Review / photos: Heart, Jason Bonham revive Led Zeppelin classics at Tampa's MidFlorida Credit Union Amphitheatre
Heart’s debut album Dreamboat Annie, featuring hits Crazy On You and Magic Man, was released in February 1976, about six weeks before Led Zeppelin’s Presence, which included the hit Nobody’s Fault But Mine. They never toured together, but had John Bonham not died in 1980, leading to Led Zeppelin’s dissolution, it might have happened. Ann and Nancy Wilson are staunch LedHeads to this day – when Led Zeppelin were feted at last year’s Kennedy Center Honors, Heart performed a rendition of Stairway to Heaven that brought tears to Robert Plant’s eyes.
That’s why Heart’s new Heartbreaker Tour, which stopped Tuesday at Tampa’s MidFlorida Credit Union Amphitheatre, is such a great idea. With a little help from Jason (son of John) Bonham, the 2013 Rock and Roll Hall of Fame inductees treated more than 5,100 fans one of the most rip-roaring tribute sets Tampa has seen in years, tearing through Zeppelin classics like Kashmir and Stairway to Heaven with, the ferocity of – pardon the pun – a barracuda.
Tuesday’s show was divided into thirds: An opening set by Jason Bonham’s Led Zeppelin Experience, a 14-song Heart set and then a joint Zeppelin set at the end.
“This is a very historical Led Zeppelin place,” Bonham said near the outset, a reference to an rain-shortened, riot-marred 1977 concert at Tampa Stadium. He was there, he said, and over the past couple of decades he’s made a nice career for himself performing his father’s songs – including at a 2007 one-off Led Zeppelin reunion in London.
The LZE’s seven-song, workmanlike set hit all the notes you’d expect on hits like Immigrant Song and Whole Lotta Love, especially singer James Dylan, who’s not much of a showman, but he does a hell of a Robert Plant. The band got a full-body workout on the rollicking Nobody’s Fault But Mine and The Lemon Song and infused Houses of the Holy with Southern, swamp-blues swagger.
On the skins, Bonham did right by his old man, though I must admit, it threw me for a loop when he kicked off When the Levee Breaks – which has arguably the greatest drum intro of all time – with a freaking backing track. What drummer in his right mind doesn’t want to bang out that riff live? But once the shock wore off, I could kind of see where he was coming from. There’s no copying Bonzo’s iconic original; even his son knows that. Best to let it live forever.
Perhaps out of respect for Led Zep’s hard rock legacy, Heart eschewed many of the poppier, synth-driven numbers from their ‘80s and ‘90s catalog, including If Looks Could Kill, Who Will You Run To and Will You Be There (In The Morning).
Throughout the set, Ann Wilson strode about the stage like a prize fighter, stepping to the mic to deliver knockout blows on Barracuda and What About Love. Her show-stopping voice shone as always, while Nancy’s ageless cool and punkish verve drove on a seismic, no-nonsense Macig Man. They dipped deep into their catalog for the infrequently performed Little Queen, a blast of Motown soul and E Street boogie.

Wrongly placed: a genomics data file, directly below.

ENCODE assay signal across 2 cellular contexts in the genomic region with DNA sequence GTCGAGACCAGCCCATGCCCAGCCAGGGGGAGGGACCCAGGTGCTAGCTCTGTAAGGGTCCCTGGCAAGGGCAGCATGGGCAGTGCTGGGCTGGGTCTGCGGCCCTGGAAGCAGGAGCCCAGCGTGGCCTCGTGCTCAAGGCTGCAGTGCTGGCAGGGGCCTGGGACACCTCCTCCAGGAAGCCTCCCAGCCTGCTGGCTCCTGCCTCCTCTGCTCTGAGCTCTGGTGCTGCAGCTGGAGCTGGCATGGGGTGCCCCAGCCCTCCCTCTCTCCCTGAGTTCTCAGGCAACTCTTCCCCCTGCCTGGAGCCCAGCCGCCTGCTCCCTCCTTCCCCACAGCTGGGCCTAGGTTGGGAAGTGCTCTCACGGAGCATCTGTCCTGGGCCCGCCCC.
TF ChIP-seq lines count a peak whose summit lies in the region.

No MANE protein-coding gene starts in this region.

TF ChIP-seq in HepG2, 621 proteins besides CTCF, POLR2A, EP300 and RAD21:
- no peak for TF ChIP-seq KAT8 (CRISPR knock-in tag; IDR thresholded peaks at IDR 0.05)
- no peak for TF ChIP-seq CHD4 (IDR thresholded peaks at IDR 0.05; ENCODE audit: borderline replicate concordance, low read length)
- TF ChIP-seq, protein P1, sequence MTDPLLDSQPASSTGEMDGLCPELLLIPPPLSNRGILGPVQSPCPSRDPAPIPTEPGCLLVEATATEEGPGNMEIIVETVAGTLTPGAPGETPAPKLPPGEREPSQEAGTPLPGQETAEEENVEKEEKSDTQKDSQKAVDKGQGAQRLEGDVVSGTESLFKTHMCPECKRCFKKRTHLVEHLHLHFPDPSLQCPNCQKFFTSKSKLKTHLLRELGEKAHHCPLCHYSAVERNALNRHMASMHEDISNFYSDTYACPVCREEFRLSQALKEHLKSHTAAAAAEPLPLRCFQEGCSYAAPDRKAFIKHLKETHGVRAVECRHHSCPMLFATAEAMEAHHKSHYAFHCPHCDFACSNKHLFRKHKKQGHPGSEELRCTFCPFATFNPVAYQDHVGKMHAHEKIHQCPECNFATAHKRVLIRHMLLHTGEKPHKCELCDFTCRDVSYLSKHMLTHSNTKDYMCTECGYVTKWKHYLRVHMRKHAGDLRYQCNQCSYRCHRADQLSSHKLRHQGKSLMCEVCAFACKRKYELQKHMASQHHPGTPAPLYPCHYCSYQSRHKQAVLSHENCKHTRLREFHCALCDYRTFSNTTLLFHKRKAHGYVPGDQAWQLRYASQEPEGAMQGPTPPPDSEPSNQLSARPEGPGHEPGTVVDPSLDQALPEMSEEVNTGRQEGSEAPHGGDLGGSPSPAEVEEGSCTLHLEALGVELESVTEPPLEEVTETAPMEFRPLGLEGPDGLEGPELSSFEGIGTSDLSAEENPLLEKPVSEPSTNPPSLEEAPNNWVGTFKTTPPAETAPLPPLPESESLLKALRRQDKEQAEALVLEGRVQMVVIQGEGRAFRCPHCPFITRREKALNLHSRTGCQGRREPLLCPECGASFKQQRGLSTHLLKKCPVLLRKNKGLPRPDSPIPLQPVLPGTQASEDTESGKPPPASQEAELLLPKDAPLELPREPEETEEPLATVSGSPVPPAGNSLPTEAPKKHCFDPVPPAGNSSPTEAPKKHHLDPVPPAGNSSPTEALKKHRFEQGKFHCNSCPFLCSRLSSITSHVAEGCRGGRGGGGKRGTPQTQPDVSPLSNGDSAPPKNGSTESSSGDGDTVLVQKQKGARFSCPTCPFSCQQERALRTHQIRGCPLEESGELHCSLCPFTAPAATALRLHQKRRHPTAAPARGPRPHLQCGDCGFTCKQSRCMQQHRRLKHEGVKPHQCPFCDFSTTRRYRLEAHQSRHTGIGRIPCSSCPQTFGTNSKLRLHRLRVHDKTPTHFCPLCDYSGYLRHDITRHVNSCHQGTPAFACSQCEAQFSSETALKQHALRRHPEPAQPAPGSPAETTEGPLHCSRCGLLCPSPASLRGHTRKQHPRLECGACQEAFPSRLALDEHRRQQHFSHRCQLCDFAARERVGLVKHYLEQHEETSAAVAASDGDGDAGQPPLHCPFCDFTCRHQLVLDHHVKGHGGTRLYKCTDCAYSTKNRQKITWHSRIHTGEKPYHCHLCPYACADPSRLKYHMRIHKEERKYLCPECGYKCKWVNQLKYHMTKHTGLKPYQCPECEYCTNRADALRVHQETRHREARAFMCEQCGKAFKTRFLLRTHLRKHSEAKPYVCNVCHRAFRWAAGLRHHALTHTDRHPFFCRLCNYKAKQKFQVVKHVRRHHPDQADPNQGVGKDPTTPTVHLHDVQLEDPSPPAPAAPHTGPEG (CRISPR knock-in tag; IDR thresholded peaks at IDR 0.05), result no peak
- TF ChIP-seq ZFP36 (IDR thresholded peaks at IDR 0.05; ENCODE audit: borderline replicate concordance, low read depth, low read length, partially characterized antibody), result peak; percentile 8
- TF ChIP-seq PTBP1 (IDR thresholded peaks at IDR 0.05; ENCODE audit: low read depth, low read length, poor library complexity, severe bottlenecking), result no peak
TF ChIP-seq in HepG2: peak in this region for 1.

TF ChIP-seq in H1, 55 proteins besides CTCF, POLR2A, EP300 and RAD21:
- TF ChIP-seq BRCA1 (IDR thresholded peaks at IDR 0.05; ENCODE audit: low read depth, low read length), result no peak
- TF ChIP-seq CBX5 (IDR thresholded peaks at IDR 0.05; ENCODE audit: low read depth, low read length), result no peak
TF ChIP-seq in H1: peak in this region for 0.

Heart stripped down for an acoustic-driven set led by Nancy, who dedicated a cover of Elton John’s I Need You To Turn To to her sister, who turns 63 on Wednesday. Heart’s ‘80s-tastic These Dreams made an appearance here, as did Alone, which was stripped to its core – a keyboard, a mandolin and Ann’s chandelier-shattering wail.
And then came the encore. Led Zeppelin covers have been part of the Heart experience for the entirety of the band’s run; “We probably know like 20 of them,” Nancy Wilson recently told Spinner. It’s a natural fit, as Ann’s unnatural wail bears more than a passing resemblance to that of Robert Plant.
The sisters opened with an acoustic The Battle of Evermore, with their guitars and voices dancing in harmony. Then Bonham and the rest of Heart came out for a series of classics, including The Song Remains the Same; and a pair of devastating haymakers – The Ocean and Kashmir, whose monumental riffs tumbled throughout the shed.
For the closer, there was only one option: Stairway to Heaven. And with Led Zeppelin no longer performing live, let it be known that Heart’s is now the world’s official, definitive version (besides, y’know, the original). From the delicate opening notes, plucked by Nancy on an acoustic guitar with Bonham in the background urging fans to sing along; through a rousing crescendo that crested with a gospel choir backing Ann's operatic howl … it was awe-inspiring.
At six songs, the Zeppelin set felt a tad too short, and it was impossible not to think of all the optionss Heart left on the table. Communication Breakdown, for example, is already a pretty close cousin of Crazy On You and Barracuda, and you just know Ann would crush What Is and What Should Never Be.
But hoping for more would be asking too much. It’s enough that Heart and Jason Bonham are doing what they can to breathe life into Led Zeppelin’s catalog. Until the reunion tour – we still have hope! – we’ll take this pairing any day.
-- Jay Cridlin